Andre: But is there a magic also in that, the variables of miscommunication — in the humanness of that? Like music, sort of like the way that what he’s hearing and what you’re saying, somewhere together something new is made and it’s OK that there’s not total control. That’s where the magic happens.
Matty: Absolutely. Letting go. Being free, being like, “I’m giving you a starting point.” And that’s the thing that a lot of chefs can’t do.
Joseph: Is it ego, or is it just like a lack of ability to relinquish control?
Andre: That’s the same thing.
Joseph: Have you worked with people who are unwilling to deviate? Who aren’t even willing to relinquish any control?
Matty: Most of the chefs I’ve worked under.
Andre: Is it a problem with chefs, like within the culture of chefs?
Matty: Yeah, it’s like the chef is the only person that matters. We’re all cogs, we’re a spoke on the wheel. He is the rim, without the rim, we’re just flapping around. But truly, without us, he’s a bent piece of shit.
Joseph: I have friends — and I’m not going to say who the band is, but — they toured with this guy, and the way that he wants the songs to be played every night is kind of what you’re talking about. It’s like, there is no deviation. The drums, the bass — the way he recorded it is exactly how he wants it to be played. And the measure of success is how closely the band played it to the album. And that would drive me insane, because I feel like I come alive, and I also come from a background that’s more free and improvisatory musically. I feel like every night, if it changes, it’s better for it, for the musicians [and] the audience. But have you ever worked in a kitchen that has that similar spirit, where people are more equal?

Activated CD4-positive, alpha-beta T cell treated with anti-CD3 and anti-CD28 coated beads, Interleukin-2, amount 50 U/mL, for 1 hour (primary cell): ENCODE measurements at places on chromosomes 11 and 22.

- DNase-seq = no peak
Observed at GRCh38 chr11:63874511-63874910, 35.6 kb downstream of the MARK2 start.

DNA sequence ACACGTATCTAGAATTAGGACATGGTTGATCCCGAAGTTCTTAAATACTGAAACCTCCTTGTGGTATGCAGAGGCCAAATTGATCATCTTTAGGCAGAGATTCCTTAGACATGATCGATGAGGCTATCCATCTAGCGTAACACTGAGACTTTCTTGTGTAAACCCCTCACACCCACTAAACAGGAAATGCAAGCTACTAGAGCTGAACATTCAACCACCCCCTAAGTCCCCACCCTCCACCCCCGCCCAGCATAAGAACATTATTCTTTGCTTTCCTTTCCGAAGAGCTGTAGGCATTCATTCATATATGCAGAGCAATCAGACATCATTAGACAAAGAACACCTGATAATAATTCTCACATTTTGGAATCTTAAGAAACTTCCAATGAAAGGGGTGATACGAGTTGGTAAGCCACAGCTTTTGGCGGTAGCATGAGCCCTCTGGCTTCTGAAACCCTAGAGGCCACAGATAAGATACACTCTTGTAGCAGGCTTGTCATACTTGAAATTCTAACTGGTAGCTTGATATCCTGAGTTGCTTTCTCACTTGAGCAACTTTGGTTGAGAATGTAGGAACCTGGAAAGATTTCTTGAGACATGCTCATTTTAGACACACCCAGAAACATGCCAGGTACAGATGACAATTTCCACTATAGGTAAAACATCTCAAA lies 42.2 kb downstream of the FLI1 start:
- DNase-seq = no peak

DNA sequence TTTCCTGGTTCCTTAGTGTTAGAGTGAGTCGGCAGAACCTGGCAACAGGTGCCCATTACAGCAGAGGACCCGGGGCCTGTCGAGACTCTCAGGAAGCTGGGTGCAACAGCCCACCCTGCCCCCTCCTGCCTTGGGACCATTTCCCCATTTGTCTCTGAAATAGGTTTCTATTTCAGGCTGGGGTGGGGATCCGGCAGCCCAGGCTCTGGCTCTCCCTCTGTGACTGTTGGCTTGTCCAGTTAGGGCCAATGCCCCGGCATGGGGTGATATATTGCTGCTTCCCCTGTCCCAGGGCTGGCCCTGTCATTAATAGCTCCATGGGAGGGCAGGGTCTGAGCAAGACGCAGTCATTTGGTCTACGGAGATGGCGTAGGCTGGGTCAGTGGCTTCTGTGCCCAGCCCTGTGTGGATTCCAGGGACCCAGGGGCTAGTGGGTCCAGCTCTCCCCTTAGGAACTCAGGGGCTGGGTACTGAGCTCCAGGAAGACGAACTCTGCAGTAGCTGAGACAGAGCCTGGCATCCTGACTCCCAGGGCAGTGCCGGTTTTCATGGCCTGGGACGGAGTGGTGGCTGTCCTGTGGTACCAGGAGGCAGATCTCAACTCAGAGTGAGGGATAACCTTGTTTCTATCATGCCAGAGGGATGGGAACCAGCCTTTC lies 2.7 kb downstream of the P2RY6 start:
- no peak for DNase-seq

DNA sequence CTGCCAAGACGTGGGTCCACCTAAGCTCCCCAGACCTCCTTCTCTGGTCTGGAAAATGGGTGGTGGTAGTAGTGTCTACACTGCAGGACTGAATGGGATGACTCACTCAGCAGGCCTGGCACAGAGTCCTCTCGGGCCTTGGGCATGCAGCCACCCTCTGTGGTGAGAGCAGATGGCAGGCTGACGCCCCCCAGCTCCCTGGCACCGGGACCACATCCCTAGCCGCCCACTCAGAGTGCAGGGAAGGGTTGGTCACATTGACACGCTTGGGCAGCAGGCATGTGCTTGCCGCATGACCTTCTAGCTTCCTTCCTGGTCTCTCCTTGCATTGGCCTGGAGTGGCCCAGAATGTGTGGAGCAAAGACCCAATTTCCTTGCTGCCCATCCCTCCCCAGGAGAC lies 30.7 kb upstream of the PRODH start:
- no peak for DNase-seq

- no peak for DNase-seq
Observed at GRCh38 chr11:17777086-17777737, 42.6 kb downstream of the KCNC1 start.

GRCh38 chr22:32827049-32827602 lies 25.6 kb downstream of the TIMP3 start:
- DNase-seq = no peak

Andre: Like a free kitchen. Would it work, though?
Joseph: Well, that’s my question: Does it exist?
Matty: There are certainly dishes at all of my restaurants that aren’t my dishes. They’re our dishes. Rob made a ponzu sauce at Prime Seafood Palace, and it’s way better than my ponzu sauce so, like, let’s run it. Every single recipe is measured to the gram once it’s finalized. So once we’ve said that that is the dish, then we work backwards and we remake it perfectly and weigh every single ingredient to the gram. Then anybody that works at — because we switch stations at most of our restaurants. That’s the other thing — working grill isn’t the most important station. I’ve stripped all of that ideology, that kind of hierarchy within the kitchen. Pastry is just as important as grill, dressing a salad is just as important as cooking a $200 steak. It doesn’t matter, the price point doesn’t matter. Everything is just as important with kitchens. The hierarchy is, can you do all of the stations?
You may start at different levels. You may start just on prep. We have a full prep team that comes in and does knife work and gets everything to a level where I can walk into the walk in and just grab stuff. I guess prep is like guitar tech, where if you have a good guitar tech, it’s incredible. You have a shit guitar tech, it’s very difficult. Like if your pedalboard does something and you’re trying to like entertain a whole crowd, and that guy runs out in the dark and tries to do something and it doesn’t work, he doesn’t know how to problem solve — you’re kind like, “Well, that’s your job, to understand all of this component and to be able to problem solve to get it perfect at any moment.”
Andre: Yeah. I think what you’re doing is breaking down just philosophies of teamwork. Which is just like teamwork being one of the most basic levels of being a person, right? Like how people interact with each other, what makes them happy, how do you get good work done collectively? Bands work that way. Even if you’re a really rough band in a in a van and you’re just teenagers, or bands that have been together for 30 years, they’re always having to rethink how they work together.